• Ratio Between the Diagonal Lengths of Indentations
  • A method for determining the ratio between the diagonal lengths of indentations is explained below using drawings. FIGS. 3 to 5 are schematic views for illustrating a method for measuring the length L0 of a diagonal that form an angle of 0° or 90° with the rolling direction and the length L45 of a diagonal that form an angle of 45° or −45° (135°) with the rolling direction, among the diagonals of indentations impressed with a Vickers hardness tester.
  • FIG. 3 shows an example of portions where indentations are impressed. A sample is taken out of the width-direction center of a sheet, and indentations having a substantially square shape are impressed with a Vickers hardness tester on the center of a cross-section of the sample sheet along the rolling direction (RD direction), so that at least three indentations (A1 to A3) are impressed in the case where the diagonals form an angle of 0° or 90° with the rolling direction and at least three indentations (B1 to B3) are impressed in the case where the diagonals form an angle of 45° or −45° (135°) with the rolling direction. In this impression, the load of the Vickers hardness tester was set at 100 g.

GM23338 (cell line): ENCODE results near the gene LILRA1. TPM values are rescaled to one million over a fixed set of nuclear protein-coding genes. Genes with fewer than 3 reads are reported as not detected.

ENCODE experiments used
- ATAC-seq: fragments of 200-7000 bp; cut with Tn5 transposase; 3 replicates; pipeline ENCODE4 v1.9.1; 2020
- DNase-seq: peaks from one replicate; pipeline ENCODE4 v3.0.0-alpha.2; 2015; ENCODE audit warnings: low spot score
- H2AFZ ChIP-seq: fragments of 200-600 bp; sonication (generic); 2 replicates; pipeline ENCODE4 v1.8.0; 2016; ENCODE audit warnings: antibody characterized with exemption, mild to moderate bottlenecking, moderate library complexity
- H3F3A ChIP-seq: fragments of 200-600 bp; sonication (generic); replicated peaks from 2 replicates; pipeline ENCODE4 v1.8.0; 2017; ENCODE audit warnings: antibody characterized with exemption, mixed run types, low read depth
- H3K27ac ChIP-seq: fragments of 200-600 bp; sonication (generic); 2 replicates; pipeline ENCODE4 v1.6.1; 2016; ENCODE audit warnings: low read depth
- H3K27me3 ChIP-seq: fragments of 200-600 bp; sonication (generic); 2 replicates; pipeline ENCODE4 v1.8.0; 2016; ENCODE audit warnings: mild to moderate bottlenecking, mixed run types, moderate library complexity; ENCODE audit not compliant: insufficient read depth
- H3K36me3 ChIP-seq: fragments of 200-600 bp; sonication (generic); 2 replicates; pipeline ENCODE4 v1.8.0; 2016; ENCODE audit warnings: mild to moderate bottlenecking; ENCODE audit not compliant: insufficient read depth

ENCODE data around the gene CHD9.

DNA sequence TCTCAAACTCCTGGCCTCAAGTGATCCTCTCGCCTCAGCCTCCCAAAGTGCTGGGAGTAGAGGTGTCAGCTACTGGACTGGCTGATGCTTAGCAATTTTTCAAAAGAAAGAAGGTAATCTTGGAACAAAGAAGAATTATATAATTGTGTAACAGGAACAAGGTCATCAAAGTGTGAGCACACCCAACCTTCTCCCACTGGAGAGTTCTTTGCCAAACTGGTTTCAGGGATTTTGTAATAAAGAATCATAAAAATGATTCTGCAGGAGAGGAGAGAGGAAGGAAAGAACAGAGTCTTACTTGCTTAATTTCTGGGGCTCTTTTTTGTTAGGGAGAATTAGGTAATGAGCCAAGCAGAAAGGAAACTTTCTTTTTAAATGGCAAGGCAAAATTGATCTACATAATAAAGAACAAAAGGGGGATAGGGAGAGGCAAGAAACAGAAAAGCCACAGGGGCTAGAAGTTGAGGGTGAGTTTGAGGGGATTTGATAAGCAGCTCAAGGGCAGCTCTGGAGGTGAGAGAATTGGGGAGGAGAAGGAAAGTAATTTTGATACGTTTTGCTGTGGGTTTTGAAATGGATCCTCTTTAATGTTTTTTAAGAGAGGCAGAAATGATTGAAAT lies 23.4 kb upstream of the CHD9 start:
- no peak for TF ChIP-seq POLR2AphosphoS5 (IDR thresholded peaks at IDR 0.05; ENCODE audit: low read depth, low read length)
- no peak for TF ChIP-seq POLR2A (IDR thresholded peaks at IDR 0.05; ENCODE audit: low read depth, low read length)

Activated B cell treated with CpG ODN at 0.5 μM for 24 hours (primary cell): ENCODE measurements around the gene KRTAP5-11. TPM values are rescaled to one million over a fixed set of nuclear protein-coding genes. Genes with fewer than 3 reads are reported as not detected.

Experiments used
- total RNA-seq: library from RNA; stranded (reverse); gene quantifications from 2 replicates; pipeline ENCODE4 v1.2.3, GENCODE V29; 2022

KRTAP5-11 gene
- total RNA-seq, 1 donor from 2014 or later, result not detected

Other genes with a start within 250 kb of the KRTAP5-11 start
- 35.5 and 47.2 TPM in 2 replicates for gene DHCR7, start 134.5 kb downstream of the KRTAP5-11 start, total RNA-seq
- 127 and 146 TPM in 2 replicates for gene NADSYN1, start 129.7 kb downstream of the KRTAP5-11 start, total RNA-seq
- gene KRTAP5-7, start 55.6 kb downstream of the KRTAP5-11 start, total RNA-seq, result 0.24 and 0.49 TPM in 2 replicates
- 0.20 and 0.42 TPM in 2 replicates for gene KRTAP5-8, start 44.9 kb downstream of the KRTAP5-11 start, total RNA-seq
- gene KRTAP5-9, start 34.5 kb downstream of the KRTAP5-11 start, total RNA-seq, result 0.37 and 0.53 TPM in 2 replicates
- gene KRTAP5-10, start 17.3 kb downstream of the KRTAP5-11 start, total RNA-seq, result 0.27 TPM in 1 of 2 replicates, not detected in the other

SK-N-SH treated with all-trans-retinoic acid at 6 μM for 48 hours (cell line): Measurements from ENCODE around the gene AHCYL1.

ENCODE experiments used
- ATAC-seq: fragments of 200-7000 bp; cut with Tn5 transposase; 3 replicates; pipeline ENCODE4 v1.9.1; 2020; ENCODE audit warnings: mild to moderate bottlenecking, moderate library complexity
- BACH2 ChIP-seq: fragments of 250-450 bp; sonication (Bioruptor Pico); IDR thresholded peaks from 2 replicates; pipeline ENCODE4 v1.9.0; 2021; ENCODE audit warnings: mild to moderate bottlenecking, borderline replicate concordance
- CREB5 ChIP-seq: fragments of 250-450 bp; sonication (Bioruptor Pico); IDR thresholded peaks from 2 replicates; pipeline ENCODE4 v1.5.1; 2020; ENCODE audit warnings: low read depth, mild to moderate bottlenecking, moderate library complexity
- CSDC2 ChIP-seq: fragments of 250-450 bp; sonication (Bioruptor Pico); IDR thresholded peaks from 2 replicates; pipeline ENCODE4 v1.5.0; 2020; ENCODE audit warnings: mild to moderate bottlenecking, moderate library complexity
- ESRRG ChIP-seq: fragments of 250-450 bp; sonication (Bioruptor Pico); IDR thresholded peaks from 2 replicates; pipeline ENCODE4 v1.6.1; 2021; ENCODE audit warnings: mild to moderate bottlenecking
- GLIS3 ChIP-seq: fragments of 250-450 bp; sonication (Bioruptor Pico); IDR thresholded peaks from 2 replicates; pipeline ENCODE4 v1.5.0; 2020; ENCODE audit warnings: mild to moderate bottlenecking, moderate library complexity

• Using Vickers hardness measuring device AAV-500, manufactured by Mitsutoyo Corporation, the indentations are impressed on a cross-section of a specimen which has a thickness of 1 mm and which has been allowed to stand for 3 months after the heating step. This impressed cross-section is photographed using the automatic focusing function of the microscope united with the device.